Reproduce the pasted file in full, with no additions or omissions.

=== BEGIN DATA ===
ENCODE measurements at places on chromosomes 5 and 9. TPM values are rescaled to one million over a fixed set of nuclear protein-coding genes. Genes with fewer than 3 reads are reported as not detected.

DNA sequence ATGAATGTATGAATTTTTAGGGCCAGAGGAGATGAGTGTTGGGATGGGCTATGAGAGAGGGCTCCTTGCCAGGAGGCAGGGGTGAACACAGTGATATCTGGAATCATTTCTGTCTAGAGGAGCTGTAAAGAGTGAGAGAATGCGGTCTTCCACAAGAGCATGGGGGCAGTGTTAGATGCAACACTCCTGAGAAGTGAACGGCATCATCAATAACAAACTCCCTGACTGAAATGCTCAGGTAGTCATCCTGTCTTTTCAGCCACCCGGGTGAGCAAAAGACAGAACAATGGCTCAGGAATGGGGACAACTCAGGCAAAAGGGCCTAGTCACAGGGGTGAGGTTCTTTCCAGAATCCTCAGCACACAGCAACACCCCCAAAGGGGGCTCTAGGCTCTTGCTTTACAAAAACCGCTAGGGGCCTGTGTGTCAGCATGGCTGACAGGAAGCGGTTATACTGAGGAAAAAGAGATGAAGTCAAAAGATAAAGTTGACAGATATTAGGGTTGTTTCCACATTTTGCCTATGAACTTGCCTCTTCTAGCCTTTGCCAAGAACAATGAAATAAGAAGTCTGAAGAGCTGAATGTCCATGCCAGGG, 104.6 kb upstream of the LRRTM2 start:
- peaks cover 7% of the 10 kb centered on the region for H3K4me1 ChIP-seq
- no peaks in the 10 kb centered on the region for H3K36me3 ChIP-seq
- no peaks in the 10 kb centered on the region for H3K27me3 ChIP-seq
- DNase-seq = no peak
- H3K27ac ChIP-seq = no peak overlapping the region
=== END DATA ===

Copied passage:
ENCODE measurements at places on chromosomes 5 and 9. TPM values are rescaled to one million over a fixed set of nuclear protein-coding genes. Genes with fewer than 3 reads are reported as not detected.

DNA sequence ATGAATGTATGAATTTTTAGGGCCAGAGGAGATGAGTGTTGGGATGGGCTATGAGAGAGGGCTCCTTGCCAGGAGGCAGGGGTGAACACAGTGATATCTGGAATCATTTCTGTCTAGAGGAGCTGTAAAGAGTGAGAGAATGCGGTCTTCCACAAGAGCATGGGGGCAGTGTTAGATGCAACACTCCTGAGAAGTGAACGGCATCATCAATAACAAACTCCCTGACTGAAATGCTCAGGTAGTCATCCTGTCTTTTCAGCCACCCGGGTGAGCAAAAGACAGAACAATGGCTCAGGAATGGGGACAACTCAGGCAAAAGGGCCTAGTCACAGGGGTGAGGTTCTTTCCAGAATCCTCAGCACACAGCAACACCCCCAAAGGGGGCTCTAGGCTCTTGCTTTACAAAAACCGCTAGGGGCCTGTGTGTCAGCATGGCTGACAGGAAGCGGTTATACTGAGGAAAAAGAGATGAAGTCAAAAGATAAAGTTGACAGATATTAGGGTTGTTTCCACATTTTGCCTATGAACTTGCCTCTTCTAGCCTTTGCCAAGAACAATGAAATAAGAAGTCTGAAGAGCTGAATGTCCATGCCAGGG, 104.6 kb upstream of the LRRTM2 start:
- peaks cover 7% of the 10 kb centered on the region for H3K4me1 ChIP-seq
- no peaks in the 10 kb centered on the region for H3K36me3 ChIP-seq
- no peaks in the 10 kb centered on the region for H3K27me3 ChIP-seq
- DNase-seq = no peak
- H3K27ac ChIP-seq = no peak overlapping the region